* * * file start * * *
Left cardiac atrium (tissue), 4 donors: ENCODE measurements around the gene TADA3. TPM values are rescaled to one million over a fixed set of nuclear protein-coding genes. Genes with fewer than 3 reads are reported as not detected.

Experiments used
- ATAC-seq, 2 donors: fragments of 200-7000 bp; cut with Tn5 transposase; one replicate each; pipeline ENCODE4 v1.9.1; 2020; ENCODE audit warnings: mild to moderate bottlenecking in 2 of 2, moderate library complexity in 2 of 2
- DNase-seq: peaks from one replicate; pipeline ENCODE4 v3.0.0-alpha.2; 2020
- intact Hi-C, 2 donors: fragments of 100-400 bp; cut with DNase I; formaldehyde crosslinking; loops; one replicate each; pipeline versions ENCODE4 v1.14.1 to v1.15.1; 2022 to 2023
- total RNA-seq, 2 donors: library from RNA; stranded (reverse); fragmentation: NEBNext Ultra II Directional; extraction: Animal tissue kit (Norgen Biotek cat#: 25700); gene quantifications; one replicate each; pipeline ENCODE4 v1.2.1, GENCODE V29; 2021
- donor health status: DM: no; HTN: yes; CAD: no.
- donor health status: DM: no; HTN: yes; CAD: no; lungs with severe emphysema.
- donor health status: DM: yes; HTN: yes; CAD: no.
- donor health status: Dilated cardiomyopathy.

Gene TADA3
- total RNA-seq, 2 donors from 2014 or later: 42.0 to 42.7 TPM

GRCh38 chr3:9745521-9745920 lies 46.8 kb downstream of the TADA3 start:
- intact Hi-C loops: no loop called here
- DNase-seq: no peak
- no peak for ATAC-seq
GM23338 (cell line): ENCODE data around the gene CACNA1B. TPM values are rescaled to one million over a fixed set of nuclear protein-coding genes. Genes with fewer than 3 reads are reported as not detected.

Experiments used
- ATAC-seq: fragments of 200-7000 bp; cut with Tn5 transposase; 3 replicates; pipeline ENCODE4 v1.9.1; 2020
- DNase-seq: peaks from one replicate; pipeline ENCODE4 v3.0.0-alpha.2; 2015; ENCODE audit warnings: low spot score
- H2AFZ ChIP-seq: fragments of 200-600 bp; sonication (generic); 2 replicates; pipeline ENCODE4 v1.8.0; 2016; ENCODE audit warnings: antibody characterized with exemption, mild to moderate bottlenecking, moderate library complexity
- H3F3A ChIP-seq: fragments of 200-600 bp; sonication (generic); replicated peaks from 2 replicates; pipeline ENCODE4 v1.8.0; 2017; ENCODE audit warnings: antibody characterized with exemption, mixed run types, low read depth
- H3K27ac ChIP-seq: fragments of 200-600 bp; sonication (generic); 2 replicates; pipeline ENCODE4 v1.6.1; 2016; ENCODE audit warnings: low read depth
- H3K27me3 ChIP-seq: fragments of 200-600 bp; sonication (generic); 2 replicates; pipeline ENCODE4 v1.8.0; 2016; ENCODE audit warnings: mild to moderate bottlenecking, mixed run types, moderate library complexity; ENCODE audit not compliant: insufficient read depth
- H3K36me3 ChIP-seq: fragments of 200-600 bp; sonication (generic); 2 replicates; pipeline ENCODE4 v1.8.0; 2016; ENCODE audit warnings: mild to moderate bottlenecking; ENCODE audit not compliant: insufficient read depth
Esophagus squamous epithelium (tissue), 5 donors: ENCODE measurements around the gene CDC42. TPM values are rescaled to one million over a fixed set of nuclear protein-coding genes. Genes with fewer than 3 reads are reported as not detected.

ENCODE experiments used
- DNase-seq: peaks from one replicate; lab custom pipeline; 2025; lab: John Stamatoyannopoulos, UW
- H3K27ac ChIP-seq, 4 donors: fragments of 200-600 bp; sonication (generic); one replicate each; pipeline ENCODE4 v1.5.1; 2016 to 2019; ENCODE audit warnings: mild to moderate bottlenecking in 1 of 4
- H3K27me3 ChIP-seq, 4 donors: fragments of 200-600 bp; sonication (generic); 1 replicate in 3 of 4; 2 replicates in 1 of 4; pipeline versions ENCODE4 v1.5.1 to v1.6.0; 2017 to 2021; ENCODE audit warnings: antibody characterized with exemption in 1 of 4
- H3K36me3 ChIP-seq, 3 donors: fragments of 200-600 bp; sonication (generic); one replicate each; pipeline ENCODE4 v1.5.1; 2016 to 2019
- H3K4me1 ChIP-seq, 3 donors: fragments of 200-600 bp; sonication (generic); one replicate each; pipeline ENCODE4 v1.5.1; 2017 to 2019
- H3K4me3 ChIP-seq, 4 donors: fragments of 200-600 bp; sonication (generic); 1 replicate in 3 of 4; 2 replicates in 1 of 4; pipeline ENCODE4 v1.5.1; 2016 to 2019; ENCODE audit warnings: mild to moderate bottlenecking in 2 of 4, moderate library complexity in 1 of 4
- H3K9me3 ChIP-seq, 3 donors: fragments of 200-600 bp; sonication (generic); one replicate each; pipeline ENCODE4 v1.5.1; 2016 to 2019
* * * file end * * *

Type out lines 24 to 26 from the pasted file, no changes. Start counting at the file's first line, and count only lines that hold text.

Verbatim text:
- H3K27me3 ChIP-seq: fragments of 200-600 bp; sonication (generic); 2 replicates; pipeline ENCODE4 v1.8.0; 2016; ENCODE audit warnings: mild to moderate bottlenecking, mixed run types, moderate library complexity; ENCODE audit not compliant: insufficient read depth
- H3K36me3 ChIP-seq: fragments of 200-600 bp; sonication (generic); 2 replicates; pipeline ENCODE4 v1.8.0; 2016; ENCODE audit warnings: mild to moderate bottlenecking; ENCODE audit not compliant: insufficient read depth
Esophagus squamous epithelium (tissue), 5 donors: ENCODE measurements around the gene CDC42. TPM values are rescaled to one million over a fixed set of nuclear protein-coding genes. Genes with fewer than 3 reads are reported as not detected.